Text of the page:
Study Reveals New Chapter of Globalization Could Weaken Emissions Reduction

New study exposes the growth of carbon manufacture from Chinese exports has reduced or reversed, reflecting a “new phase of globalization” between developing countries that may result in destabilization of global efforts to cut emissions.

Image credit: University of East Anglia

The research, involving scientists from the University of East Anglia (UEA) and colleagues in China and the United States, examined how complex supply chains are spreading energy-intensive industries and their CO2 emissions across the global South. It discovered that trade among developing nations—known as South-South trade - more than doubled from 2004 to 2011.

A few production activities are moving from China and India to other developing countries, such as Vietnam, Indonesia, and Thailand, mainly for raw materials and intermediate goods production in energy-intensive industries.

Consequently, the growth of CO2 emissions embodied in Chinese exports has decelerated or reversed, while the emissions embodied in exports, such as textiles, from less-developed countries like Bangladesh and Vietnam have surged.

International trade grew by more than 50% from 2005 to 2015, with approximately 60% of the increase resulting from rising exports from developing countries. However, over the same period, South-South trade increased even faster - more than tripling - to attain 57% of all developing country exports (US$9.3 trillion) in 2014.

Reporting their findings in Nature Communications, the authors caution this trend may critically weaken global efforts to decrease global emissions that progressively depend upon rallying voluntary contributions of more, smaller, and less-developed countries.

It follows a study published a month ago in Geophysical Research Letters, in which the authors debate that the Chinese export-embodied CO2 emissions have peaked because of the changing structure of Chinese production. They propose more attention should on ensuring countries that may partially replace China as key production bases increase their exports using low-carbon inputs.

Co-author on both studies Dabo Guan, professor in climate change economics at UEA’s School of International Development, said: “The rapid growth in South-South trade reflects a fragmenting of global supply chains whereby early-production stages of many industries have relocated from countries like China and India to lower-wage economies, a trend that has accelerated since the global financial crisis in 2008.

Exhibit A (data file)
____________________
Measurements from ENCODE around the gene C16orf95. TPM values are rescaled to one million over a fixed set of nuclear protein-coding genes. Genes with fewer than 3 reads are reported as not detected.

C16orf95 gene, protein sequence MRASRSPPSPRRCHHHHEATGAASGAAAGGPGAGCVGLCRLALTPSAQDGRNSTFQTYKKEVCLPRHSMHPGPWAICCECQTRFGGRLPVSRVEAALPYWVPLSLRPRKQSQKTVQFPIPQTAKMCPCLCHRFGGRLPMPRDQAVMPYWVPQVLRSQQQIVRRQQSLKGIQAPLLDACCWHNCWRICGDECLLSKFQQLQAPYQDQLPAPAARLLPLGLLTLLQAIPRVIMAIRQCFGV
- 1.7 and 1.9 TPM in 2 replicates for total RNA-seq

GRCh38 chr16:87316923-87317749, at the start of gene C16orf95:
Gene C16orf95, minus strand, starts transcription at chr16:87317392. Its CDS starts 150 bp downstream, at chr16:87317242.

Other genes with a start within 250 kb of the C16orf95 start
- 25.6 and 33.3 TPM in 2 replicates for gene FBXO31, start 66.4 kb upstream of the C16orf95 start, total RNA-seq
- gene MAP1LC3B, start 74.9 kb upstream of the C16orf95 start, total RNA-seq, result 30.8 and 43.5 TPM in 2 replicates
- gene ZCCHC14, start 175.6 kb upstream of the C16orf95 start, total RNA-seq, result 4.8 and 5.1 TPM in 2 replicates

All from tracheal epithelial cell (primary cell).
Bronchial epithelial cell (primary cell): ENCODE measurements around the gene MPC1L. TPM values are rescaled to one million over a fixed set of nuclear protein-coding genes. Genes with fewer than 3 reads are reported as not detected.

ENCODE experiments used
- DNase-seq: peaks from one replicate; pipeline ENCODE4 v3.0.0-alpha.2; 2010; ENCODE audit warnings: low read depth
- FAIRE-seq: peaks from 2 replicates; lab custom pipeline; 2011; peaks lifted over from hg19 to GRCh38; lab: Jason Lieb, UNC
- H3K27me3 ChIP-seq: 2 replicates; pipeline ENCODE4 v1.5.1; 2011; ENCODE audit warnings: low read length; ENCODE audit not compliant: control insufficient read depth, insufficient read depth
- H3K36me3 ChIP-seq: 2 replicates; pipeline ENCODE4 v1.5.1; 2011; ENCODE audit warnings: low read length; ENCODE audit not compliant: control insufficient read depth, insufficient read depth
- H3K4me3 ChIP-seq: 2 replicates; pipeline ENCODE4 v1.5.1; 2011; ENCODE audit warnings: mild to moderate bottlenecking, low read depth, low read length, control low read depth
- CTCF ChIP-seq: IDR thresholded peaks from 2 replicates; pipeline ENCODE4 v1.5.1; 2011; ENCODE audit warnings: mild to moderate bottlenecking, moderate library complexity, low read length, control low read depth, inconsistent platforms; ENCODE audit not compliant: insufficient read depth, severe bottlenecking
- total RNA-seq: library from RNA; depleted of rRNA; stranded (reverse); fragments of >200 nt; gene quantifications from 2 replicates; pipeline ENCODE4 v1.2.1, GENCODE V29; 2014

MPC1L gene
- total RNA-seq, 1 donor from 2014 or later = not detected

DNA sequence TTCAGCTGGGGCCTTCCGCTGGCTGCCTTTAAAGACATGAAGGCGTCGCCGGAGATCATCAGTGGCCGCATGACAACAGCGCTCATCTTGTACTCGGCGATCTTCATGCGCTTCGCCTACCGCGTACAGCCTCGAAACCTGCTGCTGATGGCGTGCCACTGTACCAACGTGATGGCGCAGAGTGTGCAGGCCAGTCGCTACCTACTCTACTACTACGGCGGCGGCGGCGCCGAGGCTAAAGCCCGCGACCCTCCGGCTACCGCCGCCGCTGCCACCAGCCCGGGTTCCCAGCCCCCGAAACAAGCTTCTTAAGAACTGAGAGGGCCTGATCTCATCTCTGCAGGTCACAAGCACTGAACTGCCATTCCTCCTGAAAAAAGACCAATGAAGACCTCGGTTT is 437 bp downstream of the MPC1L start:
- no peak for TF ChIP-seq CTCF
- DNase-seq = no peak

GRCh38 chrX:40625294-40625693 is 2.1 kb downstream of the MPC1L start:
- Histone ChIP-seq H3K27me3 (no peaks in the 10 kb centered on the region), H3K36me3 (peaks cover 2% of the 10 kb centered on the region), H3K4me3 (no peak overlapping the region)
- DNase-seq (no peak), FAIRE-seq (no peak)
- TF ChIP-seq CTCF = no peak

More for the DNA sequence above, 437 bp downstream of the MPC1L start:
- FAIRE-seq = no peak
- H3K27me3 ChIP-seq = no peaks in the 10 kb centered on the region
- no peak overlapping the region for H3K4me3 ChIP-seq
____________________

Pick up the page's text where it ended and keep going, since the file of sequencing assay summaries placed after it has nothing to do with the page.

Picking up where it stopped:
“In addition to their important implications for global economic development, these trends will affect the magnitude and regional distribution of future global CO2 emissions.”

Comparatively, little attention has been given to the fast rise of South-South trade since the 2008-2009 international financial crisis. Yet the period after 2009 has also seen decreases in Chinese coal consumption that underpin a leveling off of international CO2 emissions, as well as the forging of the Paris Agreement whereby countries are defining their contributions to the worldwide effort to lower CO2 emissions.

“The carbon intensity of the next phase of global economic development will determine whether ambitious climate targets such as stabilizing at 2 °C will be met, and our findings depict the nascent rise of energy-intensive and emissions-intensive production activities in other Asian countries such as Vietnam and Pakistan,” said Prof Guan.

The success of international climate mitigation efforts may, therefore, depend on curtailing growth of coal-based energy and emissions in now-industrializing and urbanizing countries. Otherwise, countries like China and India may meet their nationally determined contribution under the Paris Agreement by hollowing out low-value, energy-intensive manufacturing, and offshoring those activities to emerging markets elsewhere in Asia with less stringent climate policy measures.

“Successfully mitigating climate change therefore urgently depends on decarbonizing not only energy systems in developed countries but also the entire process of industrialization.”

The researchers used the most recently available data on global trade and CO2 emissions from 2004, 2007 and 2011 to monitor emissions linked to intermediate as well as final goods and services from 57 industry sectors that were traded among 129 regions (101 of which are individual countries).

Altogether, CO2 emissions embodied in goods and services exported from developing countries grew by 46% between 2004 and 2011, from 2.2 to 3.3 gigatonnes (Gts). Although a considerable and growing quantity of these emissions were signified in exports to developed regions (1.8 Gt in 2004 and 2.2 Gt in 2011, increasing by an average of 2.9% annually), the emissions embodied in South-South trade increased a lot more quickly: from 0.47 Gt in 2004 to 1.1 Gt in 2011 (1.33% per year). The growth is mostly triggered by the increasing export volume and partially offset by a weakening in emission intensity.

‘The rise of South-South trade and its effect on global CO2 emissions’, Jing Meng, Zhifu Mi, Dabo Guan, Jiashuo Li, Shu Tao, Yuan Li, Kuishuang Feng, Junfeng Liu, Zhu Liu, Xuejun Wang, Qiang Zhang, and Steven J Davis, has been published in Nature Communications in the May 14 issue.

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